KXIP assistant coach Andy Flower believes that it’s vital for the voices of the player’s who matter, like Indian skipper Virat Kohli, to keep talking up Test cricket to help the format survive. Kohli had earlier branded the five-day format the ‘ultimate challenge’ for any cricketer in the sport.
As the sport of cricket continues to grow globally, the shorter formats - particularly T20 - which are stuffed with entertainment are being seen as the tools to tap into unexplored markets. The growth of franchise cricket across the world has coincided with the plummeting of viewership in Test cricket and there exists a genuine fear amongst the purists that the day might not be far away from where the people who take the shots decide to do away with the longer format for good.
Thus to ensure that Test cricket lives on, Kings XI Punjab’s assistant coach Andy Flower believes that it’s vital for powerful cricketers like Virat Kohli to publicly endorse red-ball cricket. Kohli had, earlier this year, described Test cricket as his favourite format and had also criticised the ICC’s move to ponder cutting short the longer-format to four days.
"My personal opinion is that there is space and time and interest in all three formats to make them viable and successful. Players like Kohli talking up the Test game is a very important part of it,” Flower told PTI.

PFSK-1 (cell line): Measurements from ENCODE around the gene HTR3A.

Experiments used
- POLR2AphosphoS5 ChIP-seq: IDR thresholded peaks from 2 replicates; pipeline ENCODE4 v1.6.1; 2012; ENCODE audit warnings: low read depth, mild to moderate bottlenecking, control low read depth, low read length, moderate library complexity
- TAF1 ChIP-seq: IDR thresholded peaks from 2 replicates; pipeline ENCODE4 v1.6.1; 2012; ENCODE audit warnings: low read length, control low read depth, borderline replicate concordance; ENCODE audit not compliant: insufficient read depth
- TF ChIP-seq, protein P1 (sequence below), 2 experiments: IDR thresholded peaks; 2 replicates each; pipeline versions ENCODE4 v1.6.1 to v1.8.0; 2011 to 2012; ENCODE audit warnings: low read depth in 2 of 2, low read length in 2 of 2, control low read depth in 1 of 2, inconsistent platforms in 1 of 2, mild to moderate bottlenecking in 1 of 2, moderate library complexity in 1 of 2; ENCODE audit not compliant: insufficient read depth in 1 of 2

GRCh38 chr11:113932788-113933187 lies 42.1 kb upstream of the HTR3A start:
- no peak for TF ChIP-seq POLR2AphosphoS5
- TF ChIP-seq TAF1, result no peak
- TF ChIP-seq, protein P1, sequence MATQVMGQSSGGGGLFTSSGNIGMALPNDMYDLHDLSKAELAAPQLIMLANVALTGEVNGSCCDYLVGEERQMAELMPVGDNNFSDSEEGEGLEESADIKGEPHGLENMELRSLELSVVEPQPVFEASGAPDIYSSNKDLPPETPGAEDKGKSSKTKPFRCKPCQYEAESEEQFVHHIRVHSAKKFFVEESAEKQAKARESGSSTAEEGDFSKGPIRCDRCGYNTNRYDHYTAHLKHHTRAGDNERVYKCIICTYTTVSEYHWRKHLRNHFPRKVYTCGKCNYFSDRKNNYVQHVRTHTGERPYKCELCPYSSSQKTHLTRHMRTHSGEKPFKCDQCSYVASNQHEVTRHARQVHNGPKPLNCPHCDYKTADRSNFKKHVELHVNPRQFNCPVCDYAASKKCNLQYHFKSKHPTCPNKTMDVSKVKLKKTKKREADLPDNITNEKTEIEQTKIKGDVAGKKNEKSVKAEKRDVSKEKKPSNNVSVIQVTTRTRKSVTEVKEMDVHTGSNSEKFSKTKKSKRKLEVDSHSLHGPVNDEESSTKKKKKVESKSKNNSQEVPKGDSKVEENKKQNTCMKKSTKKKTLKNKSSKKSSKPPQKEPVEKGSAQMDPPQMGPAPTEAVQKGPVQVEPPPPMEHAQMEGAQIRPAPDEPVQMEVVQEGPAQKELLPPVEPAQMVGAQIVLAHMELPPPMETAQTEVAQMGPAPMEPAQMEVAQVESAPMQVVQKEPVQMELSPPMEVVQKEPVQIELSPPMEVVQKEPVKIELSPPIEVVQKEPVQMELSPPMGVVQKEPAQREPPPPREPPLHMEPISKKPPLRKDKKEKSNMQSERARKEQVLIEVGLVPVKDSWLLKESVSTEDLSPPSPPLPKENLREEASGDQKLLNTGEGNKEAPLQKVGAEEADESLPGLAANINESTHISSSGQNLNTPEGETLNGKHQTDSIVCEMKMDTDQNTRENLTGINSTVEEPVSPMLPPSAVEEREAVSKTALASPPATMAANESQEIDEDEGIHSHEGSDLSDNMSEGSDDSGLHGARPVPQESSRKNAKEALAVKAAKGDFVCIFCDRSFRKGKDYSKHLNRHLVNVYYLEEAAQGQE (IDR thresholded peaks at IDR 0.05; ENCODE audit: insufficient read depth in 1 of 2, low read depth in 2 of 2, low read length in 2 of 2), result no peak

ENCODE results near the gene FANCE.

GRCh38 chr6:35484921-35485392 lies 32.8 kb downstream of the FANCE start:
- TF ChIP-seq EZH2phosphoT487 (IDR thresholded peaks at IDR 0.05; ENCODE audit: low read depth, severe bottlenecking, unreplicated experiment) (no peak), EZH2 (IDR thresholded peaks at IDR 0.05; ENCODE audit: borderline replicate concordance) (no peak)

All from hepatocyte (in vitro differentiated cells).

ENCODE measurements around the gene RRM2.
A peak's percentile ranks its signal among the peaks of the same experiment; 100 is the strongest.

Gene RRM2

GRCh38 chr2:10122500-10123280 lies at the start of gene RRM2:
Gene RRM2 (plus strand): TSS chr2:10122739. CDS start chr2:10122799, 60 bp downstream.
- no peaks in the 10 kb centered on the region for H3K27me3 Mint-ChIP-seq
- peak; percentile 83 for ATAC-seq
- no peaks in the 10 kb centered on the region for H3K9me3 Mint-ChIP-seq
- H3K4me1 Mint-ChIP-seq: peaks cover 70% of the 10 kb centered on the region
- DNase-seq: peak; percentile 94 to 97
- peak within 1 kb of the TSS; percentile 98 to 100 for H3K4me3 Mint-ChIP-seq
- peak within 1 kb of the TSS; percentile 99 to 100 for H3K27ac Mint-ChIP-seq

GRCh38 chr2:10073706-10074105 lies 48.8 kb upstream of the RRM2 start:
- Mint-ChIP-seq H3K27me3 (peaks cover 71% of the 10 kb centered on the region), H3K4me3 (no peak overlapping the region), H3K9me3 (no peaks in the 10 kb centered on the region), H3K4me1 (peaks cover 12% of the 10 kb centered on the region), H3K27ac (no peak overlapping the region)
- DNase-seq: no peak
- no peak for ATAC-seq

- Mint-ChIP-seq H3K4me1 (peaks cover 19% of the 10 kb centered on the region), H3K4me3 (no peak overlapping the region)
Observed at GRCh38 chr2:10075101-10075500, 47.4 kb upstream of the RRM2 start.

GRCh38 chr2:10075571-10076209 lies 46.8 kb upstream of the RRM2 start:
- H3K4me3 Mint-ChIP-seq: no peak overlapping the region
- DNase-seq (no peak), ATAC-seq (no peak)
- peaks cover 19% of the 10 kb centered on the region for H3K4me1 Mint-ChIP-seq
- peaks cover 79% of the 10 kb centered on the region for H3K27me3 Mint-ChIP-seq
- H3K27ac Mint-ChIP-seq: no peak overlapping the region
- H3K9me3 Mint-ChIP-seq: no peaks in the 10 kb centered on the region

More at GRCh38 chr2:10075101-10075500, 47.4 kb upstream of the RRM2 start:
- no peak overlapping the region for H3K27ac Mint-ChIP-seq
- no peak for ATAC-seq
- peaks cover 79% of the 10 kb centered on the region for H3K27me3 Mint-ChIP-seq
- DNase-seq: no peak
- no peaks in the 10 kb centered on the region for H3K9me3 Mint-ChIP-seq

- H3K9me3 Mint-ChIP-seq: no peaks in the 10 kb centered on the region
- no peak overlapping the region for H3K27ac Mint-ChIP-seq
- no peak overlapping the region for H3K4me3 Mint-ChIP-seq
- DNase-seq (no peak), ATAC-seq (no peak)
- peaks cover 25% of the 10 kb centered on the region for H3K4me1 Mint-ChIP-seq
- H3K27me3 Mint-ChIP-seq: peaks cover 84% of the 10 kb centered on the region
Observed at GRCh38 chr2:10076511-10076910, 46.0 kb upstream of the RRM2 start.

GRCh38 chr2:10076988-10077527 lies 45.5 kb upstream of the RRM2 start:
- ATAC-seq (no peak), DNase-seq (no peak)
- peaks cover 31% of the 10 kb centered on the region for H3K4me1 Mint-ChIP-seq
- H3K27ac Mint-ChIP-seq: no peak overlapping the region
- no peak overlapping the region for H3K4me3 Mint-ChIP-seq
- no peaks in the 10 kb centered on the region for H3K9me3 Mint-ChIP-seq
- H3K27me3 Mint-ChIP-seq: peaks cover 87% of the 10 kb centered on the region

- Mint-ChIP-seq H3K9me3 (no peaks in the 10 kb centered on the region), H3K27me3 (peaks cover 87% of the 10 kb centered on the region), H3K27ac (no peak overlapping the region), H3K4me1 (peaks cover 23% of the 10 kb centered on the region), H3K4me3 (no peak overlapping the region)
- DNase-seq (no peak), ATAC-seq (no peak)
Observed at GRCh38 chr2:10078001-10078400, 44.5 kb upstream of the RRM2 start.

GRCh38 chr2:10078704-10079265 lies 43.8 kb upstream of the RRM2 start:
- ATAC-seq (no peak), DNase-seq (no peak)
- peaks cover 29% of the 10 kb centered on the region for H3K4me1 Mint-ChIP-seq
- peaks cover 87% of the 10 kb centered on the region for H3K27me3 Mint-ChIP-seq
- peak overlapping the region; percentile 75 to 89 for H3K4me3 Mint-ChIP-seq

"I am sure he said that from a genuine perspective and realisation that it is the most difficult challenge for a professional cricketer. That recognition is nice to hear.”
Never in the history of cricket has there been such disparity - number of games played in international vs number of games played in franchise cricket - like there is right now, and the situation has posed a unique yet tough challenge for the ICC. Despite the booming T20 market, Flower feels that there still exists a ‘huge interest’ within India, England and Australia for Test cricket and believes it’s the responsibility of the ICC to manage things wisely.
"It is a serious challenge for the ICC to make a fine balance between viable international cricket and the burgeoning franchise world. That is going to be interesting to watch over the coming decade."
"I still think there is huge interest, primarily in three nations (India, England, Australia), in Test cricket. We have had two good series in England without spectators, as a TV product, the five-day format offers a lot to the broadcaster.
"There is also interest among players to play Test cricket. The ICC has to manage all of that wisely," said the former Zimbabwe captain.
Flower, in 2019, ended a 12-year association with the ECB which began way back in 2007. He was then appointed the assistant coach of KXIP, where he'll be helping out head coach Anil Kumble.